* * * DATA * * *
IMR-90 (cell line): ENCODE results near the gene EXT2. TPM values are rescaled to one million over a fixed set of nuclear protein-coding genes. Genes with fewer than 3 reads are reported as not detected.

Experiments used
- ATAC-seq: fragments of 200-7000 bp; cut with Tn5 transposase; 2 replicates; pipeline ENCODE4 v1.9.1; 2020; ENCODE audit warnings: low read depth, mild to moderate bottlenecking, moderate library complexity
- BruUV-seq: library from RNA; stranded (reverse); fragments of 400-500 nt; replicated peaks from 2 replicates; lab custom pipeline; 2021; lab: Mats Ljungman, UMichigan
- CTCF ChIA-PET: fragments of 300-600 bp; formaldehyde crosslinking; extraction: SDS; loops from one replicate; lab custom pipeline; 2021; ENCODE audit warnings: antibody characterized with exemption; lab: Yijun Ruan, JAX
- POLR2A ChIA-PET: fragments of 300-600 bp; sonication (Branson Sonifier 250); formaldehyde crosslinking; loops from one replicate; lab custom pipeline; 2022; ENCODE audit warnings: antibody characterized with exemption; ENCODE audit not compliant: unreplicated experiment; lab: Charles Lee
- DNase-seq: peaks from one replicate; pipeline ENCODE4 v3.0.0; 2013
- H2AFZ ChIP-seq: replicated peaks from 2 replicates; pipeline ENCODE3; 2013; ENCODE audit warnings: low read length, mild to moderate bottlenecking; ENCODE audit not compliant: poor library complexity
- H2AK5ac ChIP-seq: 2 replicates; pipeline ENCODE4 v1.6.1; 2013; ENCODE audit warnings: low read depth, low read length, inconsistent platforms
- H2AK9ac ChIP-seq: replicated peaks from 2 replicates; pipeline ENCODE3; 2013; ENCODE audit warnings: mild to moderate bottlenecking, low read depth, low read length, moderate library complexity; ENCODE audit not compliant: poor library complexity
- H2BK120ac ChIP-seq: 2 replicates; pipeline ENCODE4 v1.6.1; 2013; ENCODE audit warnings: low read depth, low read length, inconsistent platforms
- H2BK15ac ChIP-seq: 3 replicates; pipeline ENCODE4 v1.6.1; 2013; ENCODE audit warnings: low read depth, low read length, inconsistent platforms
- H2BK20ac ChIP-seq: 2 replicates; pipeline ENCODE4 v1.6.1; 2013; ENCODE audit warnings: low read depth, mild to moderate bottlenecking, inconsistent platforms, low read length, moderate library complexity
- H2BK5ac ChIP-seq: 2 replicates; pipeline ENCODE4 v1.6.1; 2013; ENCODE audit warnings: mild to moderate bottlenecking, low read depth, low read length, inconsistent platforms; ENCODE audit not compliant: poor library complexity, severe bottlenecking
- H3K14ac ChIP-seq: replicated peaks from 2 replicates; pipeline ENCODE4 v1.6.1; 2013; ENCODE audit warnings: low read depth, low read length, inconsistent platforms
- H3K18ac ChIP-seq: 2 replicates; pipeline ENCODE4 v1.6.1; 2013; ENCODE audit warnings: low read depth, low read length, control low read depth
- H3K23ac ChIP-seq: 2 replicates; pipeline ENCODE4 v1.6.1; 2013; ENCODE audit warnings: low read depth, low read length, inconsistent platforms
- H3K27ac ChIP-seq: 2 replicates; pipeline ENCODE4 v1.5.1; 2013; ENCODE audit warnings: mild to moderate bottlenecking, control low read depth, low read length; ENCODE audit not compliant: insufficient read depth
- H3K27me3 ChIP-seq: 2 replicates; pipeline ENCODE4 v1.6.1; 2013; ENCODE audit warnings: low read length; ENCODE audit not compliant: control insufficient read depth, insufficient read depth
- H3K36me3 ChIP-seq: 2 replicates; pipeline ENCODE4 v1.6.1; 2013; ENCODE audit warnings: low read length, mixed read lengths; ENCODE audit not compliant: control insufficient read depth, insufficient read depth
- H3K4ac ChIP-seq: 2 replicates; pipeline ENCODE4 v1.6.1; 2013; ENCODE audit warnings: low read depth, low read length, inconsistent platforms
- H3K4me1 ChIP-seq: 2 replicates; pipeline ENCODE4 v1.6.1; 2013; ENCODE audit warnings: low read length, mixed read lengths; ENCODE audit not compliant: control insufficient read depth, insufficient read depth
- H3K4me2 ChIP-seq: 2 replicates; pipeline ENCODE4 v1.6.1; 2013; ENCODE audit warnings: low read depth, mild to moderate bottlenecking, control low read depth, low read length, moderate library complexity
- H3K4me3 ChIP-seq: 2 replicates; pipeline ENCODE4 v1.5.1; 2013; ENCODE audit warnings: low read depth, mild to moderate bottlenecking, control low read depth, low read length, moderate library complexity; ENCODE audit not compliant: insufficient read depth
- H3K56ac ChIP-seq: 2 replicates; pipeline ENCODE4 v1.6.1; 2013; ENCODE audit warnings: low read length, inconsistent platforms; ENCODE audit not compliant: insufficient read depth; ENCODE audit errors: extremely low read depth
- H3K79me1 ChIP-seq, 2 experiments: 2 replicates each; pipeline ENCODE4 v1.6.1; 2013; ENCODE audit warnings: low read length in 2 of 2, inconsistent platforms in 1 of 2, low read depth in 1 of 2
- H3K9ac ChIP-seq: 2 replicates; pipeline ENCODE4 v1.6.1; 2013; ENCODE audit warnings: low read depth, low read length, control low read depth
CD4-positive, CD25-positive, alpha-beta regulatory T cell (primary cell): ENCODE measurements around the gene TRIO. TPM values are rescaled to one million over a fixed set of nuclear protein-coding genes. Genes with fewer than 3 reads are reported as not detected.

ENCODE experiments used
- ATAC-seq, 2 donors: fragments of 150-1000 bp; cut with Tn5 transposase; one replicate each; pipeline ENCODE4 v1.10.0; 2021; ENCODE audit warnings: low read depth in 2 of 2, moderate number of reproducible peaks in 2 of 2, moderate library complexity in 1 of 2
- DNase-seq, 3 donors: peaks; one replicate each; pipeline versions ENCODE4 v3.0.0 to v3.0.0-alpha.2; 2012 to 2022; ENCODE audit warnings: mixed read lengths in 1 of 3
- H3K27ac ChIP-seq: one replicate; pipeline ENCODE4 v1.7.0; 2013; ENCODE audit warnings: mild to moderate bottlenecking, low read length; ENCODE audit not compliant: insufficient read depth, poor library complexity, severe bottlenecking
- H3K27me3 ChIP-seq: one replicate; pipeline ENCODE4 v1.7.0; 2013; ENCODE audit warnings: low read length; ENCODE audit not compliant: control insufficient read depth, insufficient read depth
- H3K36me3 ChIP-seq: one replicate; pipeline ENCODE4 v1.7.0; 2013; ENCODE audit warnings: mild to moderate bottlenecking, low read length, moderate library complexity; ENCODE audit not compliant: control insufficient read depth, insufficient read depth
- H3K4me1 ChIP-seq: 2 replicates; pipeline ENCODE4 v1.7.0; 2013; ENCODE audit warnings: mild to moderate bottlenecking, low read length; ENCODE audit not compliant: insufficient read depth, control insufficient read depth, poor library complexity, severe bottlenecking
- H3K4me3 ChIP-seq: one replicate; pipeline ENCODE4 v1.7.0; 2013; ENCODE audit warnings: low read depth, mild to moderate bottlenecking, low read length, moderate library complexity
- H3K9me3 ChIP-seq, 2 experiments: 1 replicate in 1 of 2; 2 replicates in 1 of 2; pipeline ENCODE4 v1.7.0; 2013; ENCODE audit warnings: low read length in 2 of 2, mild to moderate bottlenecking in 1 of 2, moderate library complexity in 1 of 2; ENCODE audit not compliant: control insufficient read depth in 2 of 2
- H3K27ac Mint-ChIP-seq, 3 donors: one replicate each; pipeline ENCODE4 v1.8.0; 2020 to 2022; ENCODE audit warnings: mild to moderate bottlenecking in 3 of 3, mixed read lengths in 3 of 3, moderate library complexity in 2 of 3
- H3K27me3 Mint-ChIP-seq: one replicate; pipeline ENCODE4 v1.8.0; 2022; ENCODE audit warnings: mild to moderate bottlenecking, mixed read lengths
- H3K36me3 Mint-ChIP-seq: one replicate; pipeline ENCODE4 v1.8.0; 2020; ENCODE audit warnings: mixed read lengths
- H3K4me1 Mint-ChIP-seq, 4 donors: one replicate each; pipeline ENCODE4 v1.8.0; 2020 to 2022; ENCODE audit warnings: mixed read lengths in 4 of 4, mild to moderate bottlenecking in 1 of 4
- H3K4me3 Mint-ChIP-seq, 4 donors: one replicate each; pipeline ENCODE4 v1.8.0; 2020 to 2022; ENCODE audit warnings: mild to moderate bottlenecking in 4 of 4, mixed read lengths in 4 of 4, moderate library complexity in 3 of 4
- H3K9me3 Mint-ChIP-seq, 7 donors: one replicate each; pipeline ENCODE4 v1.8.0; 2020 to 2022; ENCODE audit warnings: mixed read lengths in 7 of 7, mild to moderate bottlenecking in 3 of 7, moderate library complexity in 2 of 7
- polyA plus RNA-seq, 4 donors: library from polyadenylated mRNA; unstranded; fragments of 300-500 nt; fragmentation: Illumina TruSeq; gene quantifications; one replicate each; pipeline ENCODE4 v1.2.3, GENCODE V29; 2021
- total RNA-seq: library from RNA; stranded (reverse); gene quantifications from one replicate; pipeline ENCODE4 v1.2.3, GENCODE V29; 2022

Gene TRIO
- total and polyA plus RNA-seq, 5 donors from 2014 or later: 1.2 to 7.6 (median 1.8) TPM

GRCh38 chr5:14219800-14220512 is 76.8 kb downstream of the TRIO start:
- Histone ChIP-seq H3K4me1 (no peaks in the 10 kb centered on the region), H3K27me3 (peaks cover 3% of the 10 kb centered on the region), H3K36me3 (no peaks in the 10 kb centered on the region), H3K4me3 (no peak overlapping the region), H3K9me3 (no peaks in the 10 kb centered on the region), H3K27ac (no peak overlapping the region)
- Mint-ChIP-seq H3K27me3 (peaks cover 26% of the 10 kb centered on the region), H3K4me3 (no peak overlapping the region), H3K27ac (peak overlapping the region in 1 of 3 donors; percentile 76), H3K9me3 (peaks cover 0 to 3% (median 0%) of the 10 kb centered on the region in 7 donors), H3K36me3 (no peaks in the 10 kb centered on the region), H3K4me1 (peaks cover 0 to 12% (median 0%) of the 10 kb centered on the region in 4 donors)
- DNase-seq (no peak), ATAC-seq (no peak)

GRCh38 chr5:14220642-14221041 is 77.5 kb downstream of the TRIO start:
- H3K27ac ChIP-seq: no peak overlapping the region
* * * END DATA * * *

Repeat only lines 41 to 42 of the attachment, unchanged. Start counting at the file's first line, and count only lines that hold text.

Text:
- H3K4me1 Mint-ChIP-seq, 4 donors: one replicate each; pipeline ENCODE4 v1.8.0; 2020 to 2022; ENCODE audit warnings: mixed read lengths in 4 of 4, mild to moderate bottlenecking in 1 of 4
- H3K4me3 Mint-ChIP-seq, 4 donors: one replicate each; pipeline ENCODE4 v1.8.0; 2020 to 2022; ENCODE audit warnings: mild to moderate bottlenecking in 4 of 4, mixed read lengths in 4 of 4, moderate library complexity in 3 of 4